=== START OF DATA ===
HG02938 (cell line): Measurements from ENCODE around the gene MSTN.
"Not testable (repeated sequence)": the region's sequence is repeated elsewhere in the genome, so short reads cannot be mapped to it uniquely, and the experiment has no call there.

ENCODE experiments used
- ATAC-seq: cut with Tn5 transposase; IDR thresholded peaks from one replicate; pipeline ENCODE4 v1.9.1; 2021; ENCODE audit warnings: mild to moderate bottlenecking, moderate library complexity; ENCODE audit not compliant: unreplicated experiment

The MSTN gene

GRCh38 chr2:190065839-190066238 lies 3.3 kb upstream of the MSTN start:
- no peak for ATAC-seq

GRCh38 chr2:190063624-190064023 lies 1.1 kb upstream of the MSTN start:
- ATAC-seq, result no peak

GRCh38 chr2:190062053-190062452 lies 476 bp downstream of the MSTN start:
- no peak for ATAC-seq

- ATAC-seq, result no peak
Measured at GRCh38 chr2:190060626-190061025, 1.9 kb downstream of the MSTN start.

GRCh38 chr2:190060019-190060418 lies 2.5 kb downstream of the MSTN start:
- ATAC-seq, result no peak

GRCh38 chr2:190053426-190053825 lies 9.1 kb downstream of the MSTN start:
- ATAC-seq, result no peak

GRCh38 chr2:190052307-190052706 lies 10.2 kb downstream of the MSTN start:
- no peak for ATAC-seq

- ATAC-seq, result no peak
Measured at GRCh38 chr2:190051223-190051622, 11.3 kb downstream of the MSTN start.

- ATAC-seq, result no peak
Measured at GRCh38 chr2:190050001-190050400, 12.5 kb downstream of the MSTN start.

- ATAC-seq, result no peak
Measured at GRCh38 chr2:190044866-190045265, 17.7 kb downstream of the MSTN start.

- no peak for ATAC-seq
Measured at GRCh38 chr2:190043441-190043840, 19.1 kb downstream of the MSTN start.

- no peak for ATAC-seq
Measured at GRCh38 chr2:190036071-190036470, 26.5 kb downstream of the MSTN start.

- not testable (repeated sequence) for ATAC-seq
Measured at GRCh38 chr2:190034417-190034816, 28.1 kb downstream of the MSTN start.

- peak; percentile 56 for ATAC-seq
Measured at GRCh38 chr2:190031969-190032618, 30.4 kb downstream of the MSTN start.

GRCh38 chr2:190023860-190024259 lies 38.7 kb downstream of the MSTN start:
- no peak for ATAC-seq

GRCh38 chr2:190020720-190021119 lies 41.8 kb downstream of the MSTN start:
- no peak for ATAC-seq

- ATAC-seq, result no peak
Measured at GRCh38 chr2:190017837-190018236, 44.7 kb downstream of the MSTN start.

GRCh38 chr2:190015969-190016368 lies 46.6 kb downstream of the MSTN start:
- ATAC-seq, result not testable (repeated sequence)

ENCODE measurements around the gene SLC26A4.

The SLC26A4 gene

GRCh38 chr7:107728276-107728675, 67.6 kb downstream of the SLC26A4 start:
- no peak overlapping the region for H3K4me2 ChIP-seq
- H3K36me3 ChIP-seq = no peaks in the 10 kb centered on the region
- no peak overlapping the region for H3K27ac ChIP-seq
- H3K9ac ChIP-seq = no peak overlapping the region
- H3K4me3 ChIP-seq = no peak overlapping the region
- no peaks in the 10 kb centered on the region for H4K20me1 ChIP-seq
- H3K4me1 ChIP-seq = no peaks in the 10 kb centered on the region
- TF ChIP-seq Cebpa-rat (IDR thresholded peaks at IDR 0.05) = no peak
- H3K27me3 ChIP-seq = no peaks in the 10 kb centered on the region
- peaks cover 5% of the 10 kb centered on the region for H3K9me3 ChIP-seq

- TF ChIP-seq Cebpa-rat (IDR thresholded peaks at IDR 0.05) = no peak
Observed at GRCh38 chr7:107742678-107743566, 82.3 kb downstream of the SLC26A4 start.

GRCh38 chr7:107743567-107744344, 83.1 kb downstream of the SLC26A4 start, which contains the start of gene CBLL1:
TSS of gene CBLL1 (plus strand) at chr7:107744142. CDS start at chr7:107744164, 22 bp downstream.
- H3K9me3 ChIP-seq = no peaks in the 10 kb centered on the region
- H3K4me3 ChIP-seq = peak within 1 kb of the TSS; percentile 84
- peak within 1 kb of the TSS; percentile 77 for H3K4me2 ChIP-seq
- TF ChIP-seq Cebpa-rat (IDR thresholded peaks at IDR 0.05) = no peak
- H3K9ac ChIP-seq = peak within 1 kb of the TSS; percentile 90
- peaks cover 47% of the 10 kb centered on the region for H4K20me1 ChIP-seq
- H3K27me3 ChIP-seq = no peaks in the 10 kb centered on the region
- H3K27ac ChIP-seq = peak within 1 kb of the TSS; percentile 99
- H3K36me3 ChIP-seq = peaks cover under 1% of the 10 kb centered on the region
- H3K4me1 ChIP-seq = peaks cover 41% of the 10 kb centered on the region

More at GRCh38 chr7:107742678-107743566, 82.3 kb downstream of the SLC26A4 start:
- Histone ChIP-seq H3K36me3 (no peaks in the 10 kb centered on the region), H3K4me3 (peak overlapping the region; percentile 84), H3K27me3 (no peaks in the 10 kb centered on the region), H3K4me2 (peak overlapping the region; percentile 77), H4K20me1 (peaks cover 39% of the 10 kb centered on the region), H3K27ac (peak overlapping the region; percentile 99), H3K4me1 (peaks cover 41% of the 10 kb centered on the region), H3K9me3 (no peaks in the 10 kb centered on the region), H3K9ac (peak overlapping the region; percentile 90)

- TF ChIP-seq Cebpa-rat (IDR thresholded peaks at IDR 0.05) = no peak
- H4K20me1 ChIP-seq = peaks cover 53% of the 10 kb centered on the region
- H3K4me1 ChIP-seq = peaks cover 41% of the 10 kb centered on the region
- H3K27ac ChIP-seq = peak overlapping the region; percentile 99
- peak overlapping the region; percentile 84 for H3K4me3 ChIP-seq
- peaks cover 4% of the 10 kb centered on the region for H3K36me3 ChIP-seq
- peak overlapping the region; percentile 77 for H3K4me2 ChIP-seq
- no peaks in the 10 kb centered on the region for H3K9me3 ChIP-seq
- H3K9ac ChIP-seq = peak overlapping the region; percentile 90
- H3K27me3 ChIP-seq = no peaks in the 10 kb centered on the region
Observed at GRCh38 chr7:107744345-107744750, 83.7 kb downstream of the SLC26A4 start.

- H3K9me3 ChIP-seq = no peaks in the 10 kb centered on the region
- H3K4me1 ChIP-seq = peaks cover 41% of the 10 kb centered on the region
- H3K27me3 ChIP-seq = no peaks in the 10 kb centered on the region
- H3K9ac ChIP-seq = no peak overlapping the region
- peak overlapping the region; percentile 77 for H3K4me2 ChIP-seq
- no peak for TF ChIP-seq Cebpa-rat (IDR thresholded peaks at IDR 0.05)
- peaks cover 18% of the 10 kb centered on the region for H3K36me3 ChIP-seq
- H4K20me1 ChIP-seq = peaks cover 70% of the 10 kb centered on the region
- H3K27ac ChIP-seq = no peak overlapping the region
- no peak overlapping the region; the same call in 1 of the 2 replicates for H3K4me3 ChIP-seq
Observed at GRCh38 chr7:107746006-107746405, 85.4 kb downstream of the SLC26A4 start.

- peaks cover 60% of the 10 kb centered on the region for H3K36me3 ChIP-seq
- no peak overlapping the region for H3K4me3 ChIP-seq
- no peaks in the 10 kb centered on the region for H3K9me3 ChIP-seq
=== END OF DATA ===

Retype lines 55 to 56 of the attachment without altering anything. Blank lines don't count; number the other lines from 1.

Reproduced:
- TF ChIP-seq Cebpa-rat (IDR thresholded peaks at IDR 0.05) = no peak
Observed at GRCh38 chr7:107742678-107743566, 82.3 kb downstream of the SLC26A4 start.